Tax Bracket

Most people cash their paychecks without really looking much at the taxes taken out. But when Tax Day comes around, they’re surprised to see how much is actually withheld.

How much money you make in a year determines your tax bracket, and your tax bracket determines how much money you pay in taxes every April. But how do you know what tax bracket you’re in? What if you get a raise, a second job, or get married? How will your tax bracket change?

How Tax Brackets Work

Before finding your personal tax bracket, it’s important to understand how they work.

A tax bracket determines your marginal tax rate or the percentage of your income you owe in taxes based on how much you make. Generally, if you make more money, your marginal tax rate will be higher. Conversely, the lower your salary, the lower your tax rate.

Where it gets slightly more confusing is exactly how they tax your income. Instead of taxing your entire income with one, single tax bracket percentage, they separate your income into chunks and tax it proportionally.

Breaking It Down

Let’s break it down even further. If you are a single filer who makes $50,000, you fall within the third-tier tax bracket which means your marginal rate is 22% (see the table below). For the first portion of your income, $9,525 of your total income is taxed at 10%, which is the lowest marginal rate. The second portion of your income, from $9,525 – $38,700, is taxed at 15%, which aligns with the second-tier marginal rate. Now, since you fall into the third-tier marginal rate, the remainder of your income, $38,700 – $50,000, is taxed at 22%.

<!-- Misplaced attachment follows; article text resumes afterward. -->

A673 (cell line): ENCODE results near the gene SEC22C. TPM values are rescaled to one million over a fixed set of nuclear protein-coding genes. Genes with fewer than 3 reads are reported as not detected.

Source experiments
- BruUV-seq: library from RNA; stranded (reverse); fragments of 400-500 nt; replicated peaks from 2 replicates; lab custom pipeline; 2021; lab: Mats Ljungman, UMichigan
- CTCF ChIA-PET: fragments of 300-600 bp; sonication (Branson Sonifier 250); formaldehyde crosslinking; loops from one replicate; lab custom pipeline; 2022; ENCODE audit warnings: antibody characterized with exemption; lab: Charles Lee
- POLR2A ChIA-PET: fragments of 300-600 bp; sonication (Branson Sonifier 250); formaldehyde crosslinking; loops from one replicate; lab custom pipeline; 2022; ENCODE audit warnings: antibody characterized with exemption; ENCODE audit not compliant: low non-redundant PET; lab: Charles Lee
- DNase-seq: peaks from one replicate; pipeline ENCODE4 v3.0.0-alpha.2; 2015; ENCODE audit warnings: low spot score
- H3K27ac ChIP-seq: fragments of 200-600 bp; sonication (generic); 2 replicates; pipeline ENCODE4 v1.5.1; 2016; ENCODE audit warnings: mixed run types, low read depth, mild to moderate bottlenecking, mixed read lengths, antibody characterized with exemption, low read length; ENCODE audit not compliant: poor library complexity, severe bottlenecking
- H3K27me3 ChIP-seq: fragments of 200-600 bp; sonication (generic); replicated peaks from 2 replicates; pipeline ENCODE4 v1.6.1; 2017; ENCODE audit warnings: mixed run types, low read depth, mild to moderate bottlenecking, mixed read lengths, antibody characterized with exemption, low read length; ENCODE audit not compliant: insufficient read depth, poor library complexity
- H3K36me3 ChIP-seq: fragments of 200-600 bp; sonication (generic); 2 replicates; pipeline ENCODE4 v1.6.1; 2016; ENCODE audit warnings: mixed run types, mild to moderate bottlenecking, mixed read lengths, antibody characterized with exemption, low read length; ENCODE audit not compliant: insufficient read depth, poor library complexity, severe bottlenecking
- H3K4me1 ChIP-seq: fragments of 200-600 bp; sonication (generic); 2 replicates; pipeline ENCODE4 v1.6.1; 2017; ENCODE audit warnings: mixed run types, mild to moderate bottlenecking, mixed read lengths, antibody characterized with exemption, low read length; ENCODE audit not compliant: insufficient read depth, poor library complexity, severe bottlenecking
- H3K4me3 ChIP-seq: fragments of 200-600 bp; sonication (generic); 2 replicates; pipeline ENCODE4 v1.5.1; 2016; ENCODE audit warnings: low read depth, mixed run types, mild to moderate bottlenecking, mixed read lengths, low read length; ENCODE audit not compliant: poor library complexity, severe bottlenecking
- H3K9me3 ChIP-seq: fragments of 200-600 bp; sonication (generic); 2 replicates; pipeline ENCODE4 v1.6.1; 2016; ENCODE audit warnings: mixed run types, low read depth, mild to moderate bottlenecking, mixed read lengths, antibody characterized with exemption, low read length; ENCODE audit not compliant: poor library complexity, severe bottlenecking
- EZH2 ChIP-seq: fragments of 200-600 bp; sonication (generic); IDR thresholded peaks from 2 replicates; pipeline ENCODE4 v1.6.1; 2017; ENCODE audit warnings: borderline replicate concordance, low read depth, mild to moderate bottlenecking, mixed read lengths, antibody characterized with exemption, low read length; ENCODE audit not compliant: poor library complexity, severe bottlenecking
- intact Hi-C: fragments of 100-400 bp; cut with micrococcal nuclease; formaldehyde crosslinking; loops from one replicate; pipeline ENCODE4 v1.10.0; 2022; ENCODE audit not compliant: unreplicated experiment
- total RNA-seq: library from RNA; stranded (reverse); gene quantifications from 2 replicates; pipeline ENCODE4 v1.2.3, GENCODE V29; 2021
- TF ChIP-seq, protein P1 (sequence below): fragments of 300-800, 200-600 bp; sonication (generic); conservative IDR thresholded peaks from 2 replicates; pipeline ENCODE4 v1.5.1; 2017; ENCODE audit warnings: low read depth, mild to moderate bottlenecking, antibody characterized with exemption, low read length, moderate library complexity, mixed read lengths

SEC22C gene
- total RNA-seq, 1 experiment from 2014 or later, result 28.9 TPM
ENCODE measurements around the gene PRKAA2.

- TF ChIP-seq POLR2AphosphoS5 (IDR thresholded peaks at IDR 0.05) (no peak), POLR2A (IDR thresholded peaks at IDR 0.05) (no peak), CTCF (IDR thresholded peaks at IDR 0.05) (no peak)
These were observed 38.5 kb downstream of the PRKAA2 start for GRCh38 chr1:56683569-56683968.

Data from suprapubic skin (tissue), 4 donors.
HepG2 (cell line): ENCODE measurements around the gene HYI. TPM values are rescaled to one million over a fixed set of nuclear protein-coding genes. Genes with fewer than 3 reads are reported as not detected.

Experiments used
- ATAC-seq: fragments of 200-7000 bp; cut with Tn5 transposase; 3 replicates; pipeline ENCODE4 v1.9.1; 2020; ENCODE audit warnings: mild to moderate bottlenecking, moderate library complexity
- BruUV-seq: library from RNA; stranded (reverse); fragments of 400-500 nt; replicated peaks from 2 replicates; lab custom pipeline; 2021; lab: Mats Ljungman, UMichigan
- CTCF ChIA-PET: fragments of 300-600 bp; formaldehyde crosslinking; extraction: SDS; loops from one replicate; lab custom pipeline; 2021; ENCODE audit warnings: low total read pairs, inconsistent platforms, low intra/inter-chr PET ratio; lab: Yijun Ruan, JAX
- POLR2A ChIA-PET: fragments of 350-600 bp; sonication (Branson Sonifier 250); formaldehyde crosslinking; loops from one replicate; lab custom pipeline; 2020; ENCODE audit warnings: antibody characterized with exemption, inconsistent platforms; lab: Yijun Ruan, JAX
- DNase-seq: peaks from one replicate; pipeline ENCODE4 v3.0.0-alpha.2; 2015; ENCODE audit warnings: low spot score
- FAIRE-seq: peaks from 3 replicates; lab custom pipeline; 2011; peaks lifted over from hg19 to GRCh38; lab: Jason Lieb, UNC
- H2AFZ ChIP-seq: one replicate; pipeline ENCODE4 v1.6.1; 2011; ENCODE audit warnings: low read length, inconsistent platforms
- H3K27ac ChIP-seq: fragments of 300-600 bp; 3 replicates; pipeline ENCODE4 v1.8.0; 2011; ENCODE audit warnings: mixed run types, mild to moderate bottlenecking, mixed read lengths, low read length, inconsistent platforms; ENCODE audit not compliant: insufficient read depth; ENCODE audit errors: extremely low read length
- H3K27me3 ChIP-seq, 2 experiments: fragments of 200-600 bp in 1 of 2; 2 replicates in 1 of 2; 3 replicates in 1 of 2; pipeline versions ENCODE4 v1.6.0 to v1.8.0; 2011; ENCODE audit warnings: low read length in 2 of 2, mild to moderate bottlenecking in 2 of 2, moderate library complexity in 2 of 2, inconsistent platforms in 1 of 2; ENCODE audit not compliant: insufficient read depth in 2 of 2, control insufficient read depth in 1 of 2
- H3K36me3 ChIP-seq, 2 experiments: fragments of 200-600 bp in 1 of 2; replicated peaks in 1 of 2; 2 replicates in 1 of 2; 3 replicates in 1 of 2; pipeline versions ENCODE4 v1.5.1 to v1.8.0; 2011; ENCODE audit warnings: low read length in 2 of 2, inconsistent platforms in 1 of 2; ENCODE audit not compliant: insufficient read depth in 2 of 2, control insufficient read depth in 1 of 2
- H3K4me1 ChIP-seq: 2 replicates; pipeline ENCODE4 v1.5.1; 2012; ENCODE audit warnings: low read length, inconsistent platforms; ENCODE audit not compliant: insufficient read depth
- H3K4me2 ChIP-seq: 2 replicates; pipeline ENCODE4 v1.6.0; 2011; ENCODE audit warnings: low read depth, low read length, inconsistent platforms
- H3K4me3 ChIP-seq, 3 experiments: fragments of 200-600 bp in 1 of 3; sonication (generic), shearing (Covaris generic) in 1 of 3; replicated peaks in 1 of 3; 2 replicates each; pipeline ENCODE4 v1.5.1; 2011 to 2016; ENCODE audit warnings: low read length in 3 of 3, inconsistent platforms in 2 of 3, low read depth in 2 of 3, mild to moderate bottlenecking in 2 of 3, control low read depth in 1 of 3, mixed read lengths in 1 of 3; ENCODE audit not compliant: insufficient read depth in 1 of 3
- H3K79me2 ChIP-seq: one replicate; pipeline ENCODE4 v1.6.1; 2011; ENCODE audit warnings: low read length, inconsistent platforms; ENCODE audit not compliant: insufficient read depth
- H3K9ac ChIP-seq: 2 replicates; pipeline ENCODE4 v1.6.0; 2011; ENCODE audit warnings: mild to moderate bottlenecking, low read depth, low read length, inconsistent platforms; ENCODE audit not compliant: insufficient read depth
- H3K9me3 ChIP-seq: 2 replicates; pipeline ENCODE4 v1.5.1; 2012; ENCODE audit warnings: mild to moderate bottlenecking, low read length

s a recap, depending on which marginal tax rate bracket you fall into, your income is taxed according to that rate and every level below it, based on the range of income identified in the table below.

What Are The Tax Rates?

In 2018, the GOP tax reform plan was passed, which changed the percentages and income ranges for marginal tax rates. In addition, the taxable income ranges differ for single filers, married couples and people filing as Head Of Household. The table below gives an overview of each category and income level.

Marginal Tax Rate Single Filer Taxable Income Range Married Couple Taxable Income Range Head Of Household Taxable Income Range
10% $0-$9,525 $0 – $19,050 $0 – $13,600
12% $9,525 – $38,700 $19,050 – $77,400 $13,600 – $51,800
22% $38,700 – $82,500 $77,400 – $165,000 $51,800 – $82,500
24% $82,500 – $157,500 $165,000 – $315,000 $82,500 – $157,500
32% $157,500 – $200,000 $315,000 – $400,000 $157,500 – $200,000
35% $200,000 – $500,000 $400,000 – $600,000 $200,000 – $500,000
37% Over $500,000 Over $600,000 Over $500,000

Taxes are never fun, but they don’t need to be confusing, too! Good luck figuring out what you’ll owe Uncle Sam next year!